February 25, 2014
Claim That Teen Selfies Cause Head Lice Epidemic May Be Nonsense
[ Watch the Video: Do Selfies Spread Lice? ]
Lawrence LeBlond for redOrbit.com - Your Universe OnlinePosing with your friends for a selfie may seem harmless enough, but at least one expert suggests that such innocent behavior could be more harmful than one may think. While teens everywhere smoosh their heads together to get the perfect picture, they could be unleashing an army of head lice upon each other’s scalps.
This is the claim of lice-treatment expert Mary McQuillan, who heads two Nitless Noggins treatment centers in California. According to McQuillan, a dramatic uptick in the incidence of lice among the younger generation is due to heads being mashed together to grab that selfie.
"Head lice are spread through head-to-head contact. Lice don't jump or fly, so you actually have to touch heads," said McQuillan in a statement Monday. "Every teen I've treated, I ask about selfies, and they admit that they are taking them every day."
McQuillan said she has seen a huge increase in lice in teens. Usually, lice is more common in younger children, because they are at a higher risk of head-to-head contact. But now, teens are mashing their heads together for selfie shots.
In an interview with SFist, McQuillan said she has seen a tenfold jump in business over the past few years, which coincides with selfies, which have been quickly becoming viral since about 2010.
"Here's the problem," she explains to SFist, "we're getting more of the high school and college kids than middle schoolers."
"Every teen I've treated, I ask about selfies, and they admit that they are taking them every day...I think parents need to be aware, and teenagers need to be aware too. Selfies are fun, but the consequences are real," she added.
McQuillan’s theory led to an alarming amount of media attention on Monday, with the story going viral. However, CNET questioned the validity of the claims and reached out to another lice expert to seek some truth.
"That makes a lot of sense. In order to get it, you have to be direct contact -- sitting on the same towel, sharing headphones together, or using someone else's hair curler, sharing hats, sweaters, and scarves," Vanessa Mor, supervisor at Lice Control in Oakland, Calif., told CNET’s Michael Fracno.
Mor said she has seen an increase in lice among teens and young adults in her area, although made no specific connection to selfies.
While lice need head-to-head contact for transmission, the amount of time a typical selfie sitting occurs is generally too short of a period for widespread transmission, Dr. Nick Celano, a resident in dermatology at USC Medical Center.
"The way we're taught," Celano said of his medical schooling, "is that it takes contact for an extended period of time, and 10 seconds is not what I'd consider an extended period of time. We're in rooms with patients that have lice, and we don't really worry about getting it transmitted from one person to the other while in the room."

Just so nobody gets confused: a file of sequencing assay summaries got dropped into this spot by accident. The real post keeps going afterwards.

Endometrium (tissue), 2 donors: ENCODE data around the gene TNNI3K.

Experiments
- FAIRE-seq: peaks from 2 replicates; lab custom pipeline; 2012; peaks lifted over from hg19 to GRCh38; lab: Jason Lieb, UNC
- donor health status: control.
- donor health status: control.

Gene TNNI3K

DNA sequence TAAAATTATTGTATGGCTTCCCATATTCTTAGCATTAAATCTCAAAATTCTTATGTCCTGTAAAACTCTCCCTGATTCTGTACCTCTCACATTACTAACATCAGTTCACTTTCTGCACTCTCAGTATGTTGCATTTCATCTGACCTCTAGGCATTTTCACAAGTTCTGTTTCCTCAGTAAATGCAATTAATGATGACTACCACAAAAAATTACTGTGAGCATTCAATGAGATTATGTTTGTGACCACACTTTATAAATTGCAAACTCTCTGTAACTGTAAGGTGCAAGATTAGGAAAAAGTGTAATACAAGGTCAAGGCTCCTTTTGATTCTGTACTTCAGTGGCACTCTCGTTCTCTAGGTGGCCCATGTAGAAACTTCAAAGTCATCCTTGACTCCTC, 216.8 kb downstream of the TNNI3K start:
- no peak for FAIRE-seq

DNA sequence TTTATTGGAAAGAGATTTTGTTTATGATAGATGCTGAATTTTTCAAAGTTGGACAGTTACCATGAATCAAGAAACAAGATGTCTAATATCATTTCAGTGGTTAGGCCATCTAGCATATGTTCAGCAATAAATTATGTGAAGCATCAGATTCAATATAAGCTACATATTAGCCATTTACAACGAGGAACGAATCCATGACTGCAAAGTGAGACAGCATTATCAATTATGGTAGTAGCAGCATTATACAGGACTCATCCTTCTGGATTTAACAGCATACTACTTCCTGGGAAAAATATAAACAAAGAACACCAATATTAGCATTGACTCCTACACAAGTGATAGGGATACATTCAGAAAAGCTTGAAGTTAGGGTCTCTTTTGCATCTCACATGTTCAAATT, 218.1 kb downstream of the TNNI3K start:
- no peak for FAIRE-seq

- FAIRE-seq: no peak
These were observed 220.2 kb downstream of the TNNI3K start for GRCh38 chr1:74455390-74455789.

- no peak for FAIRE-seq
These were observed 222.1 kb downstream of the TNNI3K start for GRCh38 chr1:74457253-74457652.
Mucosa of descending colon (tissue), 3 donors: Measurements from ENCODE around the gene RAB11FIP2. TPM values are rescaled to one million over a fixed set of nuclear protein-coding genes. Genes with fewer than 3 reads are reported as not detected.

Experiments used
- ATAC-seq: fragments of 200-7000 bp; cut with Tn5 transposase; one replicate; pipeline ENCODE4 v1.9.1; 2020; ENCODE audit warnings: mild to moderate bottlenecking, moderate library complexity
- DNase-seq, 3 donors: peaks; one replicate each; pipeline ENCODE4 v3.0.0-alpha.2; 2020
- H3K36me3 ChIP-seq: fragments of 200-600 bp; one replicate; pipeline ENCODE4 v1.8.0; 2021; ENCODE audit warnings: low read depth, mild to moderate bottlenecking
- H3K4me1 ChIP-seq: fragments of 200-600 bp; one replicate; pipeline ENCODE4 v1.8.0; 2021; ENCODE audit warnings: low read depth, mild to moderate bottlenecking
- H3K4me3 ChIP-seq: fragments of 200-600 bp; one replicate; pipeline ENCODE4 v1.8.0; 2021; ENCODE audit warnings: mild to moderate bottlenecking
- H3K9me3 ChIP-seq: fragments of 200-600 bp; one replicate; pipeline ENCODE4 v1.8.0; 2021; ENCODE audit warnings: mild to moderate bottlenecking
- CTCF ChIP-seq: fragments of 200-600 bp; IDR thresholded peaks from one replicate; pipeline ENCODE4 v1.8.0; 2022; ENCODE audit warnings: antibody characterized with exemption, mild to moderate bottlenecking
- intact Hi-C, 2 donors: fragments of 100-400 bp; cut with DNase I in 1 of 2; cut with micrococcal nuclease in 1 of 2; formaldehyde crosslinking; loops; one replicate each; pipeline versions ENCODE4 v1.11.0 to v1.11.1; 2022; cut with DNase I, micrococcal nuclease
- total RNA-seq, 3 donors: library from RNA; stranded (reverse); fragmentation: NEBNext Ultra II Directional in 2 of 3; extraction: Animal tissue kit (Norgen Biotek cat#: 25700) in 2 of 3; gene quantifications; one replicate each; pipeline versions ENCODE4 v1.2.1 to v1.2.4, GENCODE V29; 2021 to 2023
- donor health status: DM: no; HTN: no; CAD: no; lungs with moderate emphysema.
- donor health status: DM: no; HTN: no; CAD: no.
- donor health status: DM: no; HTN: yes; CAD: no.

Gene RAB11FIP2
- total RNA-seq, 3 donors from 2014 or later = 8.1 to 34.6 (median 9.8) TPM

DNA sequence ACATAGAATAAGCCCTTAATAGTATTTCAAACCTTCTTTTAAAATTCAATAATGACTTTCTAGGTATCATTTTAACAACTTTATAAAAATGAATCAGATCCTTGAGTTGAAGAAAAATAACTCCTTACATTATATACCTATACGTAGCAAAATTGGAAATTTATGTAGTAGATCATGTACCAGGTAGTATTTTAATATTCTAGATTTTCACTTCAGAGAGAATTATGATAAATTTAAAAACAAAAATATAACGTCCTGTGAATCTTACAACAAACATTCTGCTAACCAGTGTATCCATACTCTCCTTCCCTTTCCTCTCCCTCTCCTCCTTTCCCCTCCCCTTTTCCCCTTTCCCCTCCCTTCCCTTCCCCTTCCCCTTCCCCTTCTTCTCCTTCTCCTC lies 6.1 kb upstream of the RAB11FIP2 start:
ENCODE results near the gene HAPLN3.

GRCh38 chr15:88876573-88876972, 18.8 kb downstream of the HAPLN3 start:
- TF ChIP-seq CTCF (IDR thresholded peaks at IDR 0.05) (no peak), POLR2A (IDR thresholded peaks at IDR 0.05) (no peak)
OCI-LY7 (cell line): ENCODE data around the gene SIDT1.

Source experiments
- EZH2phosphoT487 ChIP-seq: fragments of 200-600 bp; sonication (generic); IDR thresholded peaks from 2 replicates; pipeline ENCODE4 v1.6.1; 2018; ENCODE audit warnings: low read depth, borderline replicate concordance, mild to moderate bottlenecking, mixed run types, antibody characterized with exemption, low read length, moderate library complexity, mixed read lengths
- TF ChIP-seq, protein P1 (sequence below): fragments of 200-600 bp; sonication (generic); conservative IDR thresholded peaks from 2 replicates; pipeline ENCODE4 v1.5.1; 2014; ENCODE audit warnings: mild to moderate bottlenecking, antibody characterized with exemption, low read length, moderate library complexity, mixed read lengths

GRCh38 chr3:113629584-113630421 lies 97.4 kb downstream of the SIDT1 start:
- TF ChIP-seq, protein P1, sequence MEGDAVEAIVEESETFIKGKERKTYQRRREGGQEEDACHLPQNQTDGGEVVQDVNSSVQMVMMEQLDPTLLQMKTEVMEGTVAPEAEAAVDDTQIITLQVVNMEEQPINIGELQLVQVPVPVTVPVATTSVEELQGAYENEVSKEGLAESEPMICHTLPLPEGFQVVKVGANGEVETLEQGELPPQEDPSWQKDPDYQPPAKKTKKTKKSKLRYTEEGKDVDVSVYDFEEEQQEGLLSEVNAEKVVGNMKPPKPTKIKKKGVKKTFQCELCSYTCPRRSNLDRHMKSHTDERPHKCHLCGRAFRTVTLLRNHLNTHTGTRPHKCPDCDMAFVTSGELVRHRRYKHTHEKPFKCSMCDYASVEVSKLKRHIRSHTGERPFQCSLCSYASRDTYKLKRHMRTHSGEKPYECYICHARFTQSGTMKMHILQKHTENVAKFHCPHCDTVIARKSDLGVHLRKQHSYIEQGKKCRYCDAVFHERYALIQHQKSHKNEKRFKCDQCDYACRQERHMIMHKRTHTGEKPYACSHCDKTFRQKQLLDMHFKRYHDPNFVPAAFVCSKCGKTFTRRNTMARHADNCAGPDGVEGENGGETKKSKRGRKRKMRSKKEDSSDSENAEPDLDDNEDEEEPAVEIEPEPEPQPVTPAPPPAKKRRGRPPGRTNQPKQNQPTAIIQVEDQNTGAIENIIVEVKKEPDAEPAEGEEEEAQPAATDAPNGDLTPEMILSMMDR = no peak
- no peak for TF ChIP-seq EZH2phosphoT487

While Celano doesn’t know the exact amount of time heads need to be in close contact for lice transmission to occur, he said it is much more common for lice to spread through the sharing of combs, hats and bedding. Of course, he does not go as far as saying the selfie theory is nonsense, either.
Celano said that until expert research can make a definitive claim on whether selfies are good or bad for lice transmission, it may be a good idea to keep your heads apart when snapping a selfie with friends.
“This is a marketing ploy, pure and simple,” said Dr. Pollack, who also runs a pest identification business called IdentifyUS. “Wherever these louse salons open a new branch, there always seems to be an epidemic. It’s good for business.”
While reliable data on how many people get head lice each year in the US is unavailable, it is estimated that between six and 12 million infestations occur each year among children between the ages of three and 11, according to the CDC.
Pollack claims there is no evidence to show there is an uptick in head lice in the US and has pointed to a few reasons why selfie lice transmission in teens and young adults is unlikely:
Lice transmission in teens is nearly non-existent because teens almost never have it – it is most common in children up to fourth grade. And lice is spread via “direct and prolonged head-to-head contact.” While it is theoretically possible for teens to spread lice via a selfie shot, the theory that it is occurring now is extremely rare and unlikely; the idea that it is considered a widespread problem is “ridiculous.”
Pollack believes that more often than not, parents tend to mistake dandruff for lice. He told NBC News that the bigger problem is businesses charging concerned parents big bucks to rid children of lice they most likely do not have.
“I’m trying to prevent people from over-treating,” he said. “People should not be using insecticides on their kids unless there really is a reason to use them.”
For parents who have legitimate claims that their children have head lice, simple home treatments can effectively remove the tiny pests more inexpensively than seeing a so-called lice expert. Shampoos for lice treatment are available at pharmacies, as well as lice combs that remove the critters from hair. If home treatment is unsuccessful, then seeing a licensed dermatologist and getting a prescribed medication may be necessary.